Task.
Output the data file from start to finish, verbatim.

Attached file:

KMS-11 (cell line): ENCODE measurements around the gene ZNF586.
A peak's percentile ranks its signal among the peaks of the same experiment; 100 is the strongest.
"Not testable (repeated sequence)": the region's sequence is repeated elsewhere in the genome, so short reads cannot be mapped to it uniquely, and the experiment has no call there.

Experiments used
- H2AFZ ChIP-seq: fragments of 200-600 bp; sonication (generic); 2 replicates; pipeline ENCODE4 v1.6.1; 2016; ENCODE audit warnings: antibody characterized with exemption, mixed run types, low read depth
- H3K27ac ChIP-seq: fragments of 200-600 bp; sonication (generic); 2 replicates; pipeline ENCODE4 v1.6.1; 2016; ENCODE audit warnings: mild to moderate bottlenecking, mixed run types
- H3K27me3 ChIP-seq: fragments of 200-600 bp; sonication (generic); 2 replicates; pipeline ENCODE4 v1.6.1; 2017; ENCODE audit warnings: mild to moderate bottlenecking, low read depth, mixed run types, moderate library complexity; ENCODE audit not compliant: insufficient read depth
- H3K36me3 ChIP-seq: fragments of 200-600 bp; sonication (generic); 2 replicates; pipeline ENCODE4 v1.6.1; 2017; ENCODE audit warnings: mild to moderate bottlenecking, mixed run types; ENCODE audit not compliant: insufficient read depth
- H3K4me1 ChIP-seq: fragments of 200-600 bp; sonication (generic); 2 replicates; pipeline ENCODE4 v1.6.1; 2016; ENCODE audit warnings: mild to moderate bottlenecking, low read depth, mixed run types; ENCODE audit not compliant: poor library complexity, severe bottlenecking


KMS-11 (cell line): ENCODE measurements around the gene ZNF586.
A peak's percentile ranks its signal among the peaks of the same experiment; 100 is the strongest.
"Not testable (repeated sequence)": the region's sequence is repeated elsewhere in the genome, so short reads cannot be mapped to it uniquely, and the experiment has no call there.

Experiments used
- H2AFZ ChIP-seq: fragments of 200-600 bp; sonication (generic); 2 replicates; pipeline ENCODE4 v1.6.1; 2016; ENCODE audit warnings: antibody characterized with exemption, mixed run types, low read depth
- H3K27ac ChIP-seq: fragments of 200-600 bp; sonication (generic); 2 replicates; pipeline ENCODE4 v1.6.1; 2016; ENCODE audit warnings: mild to moderate bottlenecking, mixed run types
- H3K27me3 ChIP-seq: fragments of 200-600 bp; sonication (generic); 2 replicates; pipeline ENCODE4 v1.6.1; 2017; ENCODE audit warnings: mild to moderate bottlenecking, low read depth, mixed run types, moderate library complexity; ENCODE audit not compliant: insufficient read depth
- H3K36me3 ChIP-seq: fragments of 200-600 bp; sonication (generic); 2 replicates; pipeline ENCODE4 v1.6.1; 2017; ENCODE audit warnings: mild to moderate bottlenecking, mixed run types; ENCODE audit not compliant: insufficient read depth
- H3K4me1 ChIP-seq: fragments of 200-600 bp; sonication (generic); 2 replicates; pipeline ENCODE4 v1.6.1; 2016; ENCODE audit warnings: mild to moderate bottlenecking, low read depth, mixed run types; ENCODE audit not compliant: poor library complexity, severe bottlenecking